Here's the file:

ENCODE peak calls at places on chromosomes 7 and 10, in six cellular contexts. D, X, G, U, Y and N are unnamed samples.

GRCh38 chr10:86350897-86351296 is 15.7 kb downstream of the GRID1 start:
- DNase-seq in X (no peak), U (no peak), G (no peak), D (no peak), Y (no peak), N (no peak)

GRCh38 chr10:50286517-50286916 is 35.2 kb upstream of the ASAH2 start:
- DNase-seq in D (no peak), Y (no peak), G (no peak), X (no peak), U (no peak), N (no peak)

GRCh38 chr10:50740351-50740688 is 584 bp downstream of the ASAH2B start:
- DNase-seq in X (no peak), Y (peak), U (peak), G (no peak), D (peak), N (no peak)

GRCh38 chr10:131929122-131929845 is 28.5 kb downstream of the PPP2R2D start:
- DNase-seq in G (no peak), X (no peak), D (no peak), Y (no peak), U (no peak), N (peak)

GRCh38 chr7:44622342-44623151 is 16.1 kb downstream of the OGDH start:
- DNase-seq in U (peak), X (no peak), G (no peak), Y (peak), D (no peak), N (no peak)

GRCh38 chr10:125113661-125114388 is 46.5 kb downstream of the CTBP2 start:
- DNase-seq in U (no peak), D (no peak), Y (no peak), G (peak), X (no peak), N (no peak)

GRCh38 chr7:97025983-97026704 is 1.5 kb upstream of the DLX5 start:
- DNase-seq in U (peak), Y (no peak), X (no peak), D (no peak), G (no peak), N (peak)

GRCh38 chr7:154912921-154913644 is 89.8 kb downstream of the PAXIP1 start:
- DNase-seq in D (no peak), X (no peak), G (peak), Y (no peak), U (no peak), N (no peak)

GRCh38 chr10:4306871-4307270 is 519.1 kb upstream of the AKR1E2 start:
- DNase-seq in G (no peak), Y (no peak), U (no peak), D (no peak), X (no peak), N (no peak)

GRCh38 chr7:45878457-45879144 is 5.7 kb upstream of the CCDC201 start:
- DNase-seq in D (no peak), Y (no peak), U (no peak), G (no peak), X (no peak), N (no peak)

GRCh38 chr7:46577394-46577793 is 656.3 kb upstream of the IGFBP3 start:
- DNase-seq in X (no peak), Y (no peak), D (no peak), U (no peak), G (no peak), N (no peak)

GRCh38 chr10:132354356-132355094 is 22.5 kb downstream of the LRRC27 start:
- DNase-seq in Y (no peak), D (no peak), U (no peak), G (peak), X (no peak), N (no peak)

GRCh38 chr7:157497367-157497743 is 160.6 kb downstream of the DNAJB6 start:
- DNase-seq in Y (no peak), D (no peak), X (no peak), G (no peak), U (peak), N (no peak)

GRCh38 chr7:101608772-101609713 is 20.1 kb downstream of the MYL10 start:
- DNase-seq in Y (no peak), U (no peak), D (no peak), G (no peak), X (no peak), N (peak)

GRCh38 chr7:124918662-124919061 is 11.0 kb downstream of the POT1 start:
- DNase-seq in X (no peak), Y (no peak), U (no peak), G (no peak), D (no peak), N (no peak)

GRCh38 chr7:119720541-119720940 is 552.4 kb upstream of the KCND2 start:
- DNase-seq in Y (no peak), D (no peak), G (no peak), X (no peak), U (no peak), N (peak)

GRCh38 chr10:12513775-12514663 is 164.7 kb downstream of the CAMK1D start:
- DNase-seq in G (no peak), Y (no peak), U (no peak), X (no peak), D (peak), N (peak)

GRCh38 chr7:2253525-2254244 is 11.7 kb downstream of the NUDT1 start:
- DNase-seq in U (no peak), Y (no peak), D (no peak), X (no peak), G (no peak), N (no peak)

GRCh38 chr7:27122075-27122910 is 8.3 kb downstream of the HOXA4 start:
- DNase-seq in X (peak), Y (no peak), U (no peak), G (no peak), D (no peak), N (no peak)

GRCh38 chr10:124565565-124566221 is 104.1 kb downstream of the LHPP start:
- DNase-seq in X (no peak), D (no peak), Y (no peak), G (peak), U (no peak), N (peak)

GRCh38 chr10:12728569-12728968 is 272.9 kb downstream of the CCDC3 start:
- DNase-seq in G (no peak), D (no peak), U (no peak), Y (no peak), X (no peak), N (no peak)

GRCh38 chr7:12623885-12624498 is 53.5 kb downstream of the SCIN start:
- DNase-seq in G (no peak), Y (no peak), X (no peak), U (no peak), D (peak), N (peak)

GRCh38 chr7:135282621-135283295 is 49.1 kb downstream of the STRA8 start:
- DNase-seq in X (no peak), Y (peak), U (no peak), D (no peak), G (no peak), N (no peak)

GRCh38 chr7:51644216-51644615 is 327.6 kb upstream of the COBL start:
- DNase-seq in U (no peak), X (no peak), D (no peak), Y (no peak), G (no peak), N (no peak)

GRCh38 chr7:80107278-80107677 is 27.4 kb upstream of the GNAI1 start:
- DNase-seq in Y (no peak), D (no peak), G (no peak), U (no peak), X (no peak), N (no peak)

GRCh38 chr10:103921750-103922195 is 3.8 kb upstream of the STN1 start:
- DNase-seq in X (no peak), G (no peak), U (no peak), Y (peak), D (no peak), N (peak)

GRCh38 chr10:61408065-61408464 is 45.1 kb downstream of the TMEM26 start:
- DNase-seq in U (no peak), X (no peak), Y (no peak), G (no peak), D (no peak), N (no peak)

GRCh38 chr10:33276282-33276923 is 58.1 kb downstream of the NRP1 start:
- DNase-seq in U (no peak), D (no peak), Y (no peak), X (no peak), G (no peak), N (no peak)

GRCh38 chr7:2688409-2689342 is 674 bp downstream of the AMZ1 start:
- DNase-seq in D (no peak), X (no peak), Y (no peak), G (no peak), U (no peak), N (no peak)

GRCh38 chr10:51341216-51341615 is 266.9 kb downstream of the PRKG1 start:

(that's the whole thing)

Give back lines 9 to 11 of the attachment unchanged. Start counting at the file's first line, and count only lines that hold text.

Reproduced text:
- DNase-seq in G (no peak), X (no peak), D (no peak), Y (no peak), U (no peak), N (peak)

GRCh38 chr7:44622342-44623151 is 16.1 kb downstream of the OGDH start:
- DNase-seq in U (peak), X (no peak), G (no peak), Y (peak), D (no peak), N (no peak)